If you find yourself struggling to meet the minimum spend requirement for a credit card, a very easy way to rack up additional spend is to simply buy gift cards to places you regularly shop at. Think practical first – a $200 gift card to your favorite grocery store, $50 to your favorite restaurant, $100 to your local gas station. You should also buy them somewhere that you earn bonus rewards, such as fuel points. For example, Fred Meyer (Kroger-owned) sells a wide variety of gift cards, and they offer 2x-4x fuel points per $1 spent. That means if you buy a $200 gift card during a 4x points promo, you’ll get up to $0.80 off per gallon next time you fill up. Safeway and several other grocery stores offer similar programs.
Expected spend: $200 to $500+ (I use this is a backup plan, if I don’t think I’ll meet credit card MSR naturally).
5. Visa Gift Cards
You may also consider buying Visa, MasterCard, or American Express gift cards. These cards essentially function as debit cards, but are prepaid. They have purchase fees of $3-$6, but can be loaded with up to $500. You can then use these cards for everyday spend in the future, wherever Visa/MC/AMEX are accepted.
Note that not all stores will accept credit cards when buying Visa gift cards. In addition, some credit card providers (AMEX in particular) are starting to look closer at transactions involving Visa gift cards, and could potentially deny your bonus if you buy visa gift cards to meet minimum spend. That’s quite unlikely to happen, but it’s good to keep in mind.
This is a beginner-friendly list, so I won’t get too deep into manufactured spending (MS), but many folks also like to buy visa gift cards with credit cards, and then buy money orders with the gift cards. This allows them cycle funds through their credit cards and deposit them back into their bank accounts. This is an easy way to meet MSR and rack up points, but unfortunately the whole thing is EXTREMELY variable depending on where you live, what stores you have access to, what credit cards you have, etc.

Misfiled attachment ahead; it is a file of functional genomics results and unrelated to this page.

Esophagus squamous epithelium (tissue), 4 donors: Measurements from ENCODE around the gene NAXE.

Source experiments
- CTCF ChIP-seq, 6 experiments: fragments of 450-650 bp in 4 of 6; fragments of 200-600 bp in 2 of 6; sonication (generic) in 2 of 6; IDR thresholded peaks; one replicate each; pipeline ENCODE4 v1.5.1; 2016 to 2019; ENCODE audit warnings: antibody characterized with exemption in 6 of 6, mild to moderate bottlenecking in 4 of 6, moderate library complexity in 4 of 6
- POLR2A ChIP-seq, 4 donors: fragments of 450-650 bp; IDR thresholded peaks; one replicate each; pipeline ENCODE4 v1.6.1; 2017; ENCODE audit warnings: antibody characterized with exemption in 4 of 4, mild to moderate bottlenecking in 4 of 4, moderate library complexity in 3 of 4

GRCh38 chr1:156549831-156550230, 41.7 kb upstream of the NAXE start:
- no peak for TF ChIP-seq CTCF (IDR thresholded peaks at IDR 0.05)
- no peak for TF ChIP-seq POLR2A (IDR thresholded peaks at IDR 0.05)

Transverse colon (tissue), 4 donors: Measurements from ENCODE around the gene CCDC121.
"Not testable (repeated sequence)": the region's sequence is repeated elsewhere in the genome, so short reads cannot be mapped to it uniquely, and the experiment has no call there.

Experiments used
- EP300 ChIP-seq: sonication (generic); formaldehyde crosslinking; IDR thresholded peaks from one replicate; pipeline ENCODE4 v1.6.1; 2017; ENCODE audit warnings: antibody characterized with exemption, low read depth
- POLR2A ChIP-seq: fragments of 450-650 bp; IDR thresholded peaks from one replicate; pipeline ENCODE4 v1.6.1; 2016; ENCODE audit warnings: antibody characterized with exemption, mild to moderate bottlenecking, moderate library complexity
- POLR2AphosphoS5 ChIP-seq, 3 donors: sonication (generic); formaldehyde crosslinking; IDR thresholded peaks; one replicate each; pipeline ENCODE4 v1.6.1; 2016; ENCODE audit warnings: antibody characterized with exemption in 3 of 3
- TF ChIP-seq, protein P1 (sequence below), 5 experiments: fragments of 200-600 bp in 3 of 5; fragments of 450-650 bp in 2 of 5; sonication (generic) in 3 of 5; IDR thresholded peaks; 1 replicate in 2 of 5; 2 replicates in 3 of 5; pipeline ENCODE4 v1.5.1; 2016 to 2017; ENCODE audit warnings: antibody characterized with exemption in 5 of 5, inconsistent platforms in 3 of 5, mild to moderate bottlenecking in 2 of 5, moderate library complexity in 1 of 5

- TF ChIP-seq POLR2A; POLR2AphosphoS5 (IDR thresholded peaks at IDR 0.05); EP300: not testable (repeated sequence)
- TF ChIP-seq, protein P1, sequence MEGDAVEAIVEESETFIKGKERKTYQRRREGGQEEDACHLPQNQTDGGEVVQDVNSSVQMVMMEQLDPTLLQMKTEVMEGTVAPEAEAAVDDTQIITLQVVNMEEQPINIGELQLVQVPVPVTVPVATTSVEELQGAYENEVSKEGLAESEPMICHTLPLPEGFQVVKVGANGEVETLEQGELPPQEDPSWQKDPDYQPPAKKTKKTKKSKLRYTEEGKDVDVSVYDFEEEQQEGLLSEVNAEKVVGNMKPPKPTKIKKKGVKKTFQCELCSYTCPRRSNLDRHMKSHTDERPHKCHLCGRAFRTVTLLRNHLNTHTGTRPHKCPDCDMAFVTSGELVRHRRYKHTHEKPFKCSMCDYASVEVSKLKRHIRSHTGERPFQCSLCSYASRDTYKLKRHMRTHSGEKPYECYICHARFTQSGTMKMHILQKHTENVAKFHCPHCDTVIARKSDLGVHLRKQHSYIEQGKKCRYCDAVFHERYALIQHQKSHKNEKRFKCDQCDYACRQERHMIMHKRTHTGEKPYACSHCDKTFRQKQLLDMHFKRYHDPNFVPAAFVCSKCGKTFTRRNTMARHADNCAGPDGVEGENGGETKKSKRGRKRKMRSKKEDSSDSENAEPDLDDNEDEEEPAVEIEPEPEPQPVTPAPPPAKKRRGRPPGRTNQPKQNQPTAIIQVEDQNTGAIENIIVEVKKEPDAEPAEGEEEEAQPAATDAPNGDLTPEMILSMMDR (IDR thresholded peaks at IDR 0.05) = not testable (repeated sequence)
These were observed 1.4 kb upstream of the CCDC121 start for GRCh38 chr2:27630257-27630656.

Expected Spend: as much as you’re willing to prepay. This is also a good back up method.
6. Rent/Mortgage (maybe)
Some landlords (generally large property management companies/large apartment complexes) allow payment with credit cards, usually for a fee (2-3%). Some mortgage providers may offer the same, although this is rare. If this is available to you, it might be worth the fee while you’re working on a MSR, but typically will not be worthwhile for everyday spend.
Alternatively, you may be able to use a third-party provider like RadPad or Plastiq to pay your rent/mortgage. These companies accept credit card payments (for a fee), and cut a physical check to mail to your landlord. Kind of a hassle in my opinion, but many people love using these companies.
Expected spend: $800+ per month, $2,400+ over a 3-month period – IF it works for you (often will cost you some in fees).
7. Paying Taxes (maybe)
You can actually pay your taxes online using a credit card. The fee is 1.87%, which isn’t bad at all considering most credit cards earn 1-2%+ back in the form of rewards or cashback. You can pay via a third party provider like Pay1040.
Of course, this will work better for some folks, and won’t work at all for others. It’s great for self employed people, who withhold their own taxes and make quarterly payments. Otherwise, it only really works well if you end up owing a balance at the end of the year, or if you mess with your withholding to lower it (which I don’t recommend).
Expected spend: varies
8. Sending Money to Friends (reimbursable)
Last but not least, you may be able to send money to friends (and have them pay you back via check/cash), using your credit card. Providers like Venmo, PayPal, etc. allow this, although they all charge fees of around 3%.
Expected spend: as much as necessary
So, there you have it! Hopefully these techniques will help you meet minimum spend requirements quickly to help you rack up more miles. Let me know if you have any questions! Or – if you have a brilliant trick to meet minimum spend quickly, I’m all ears!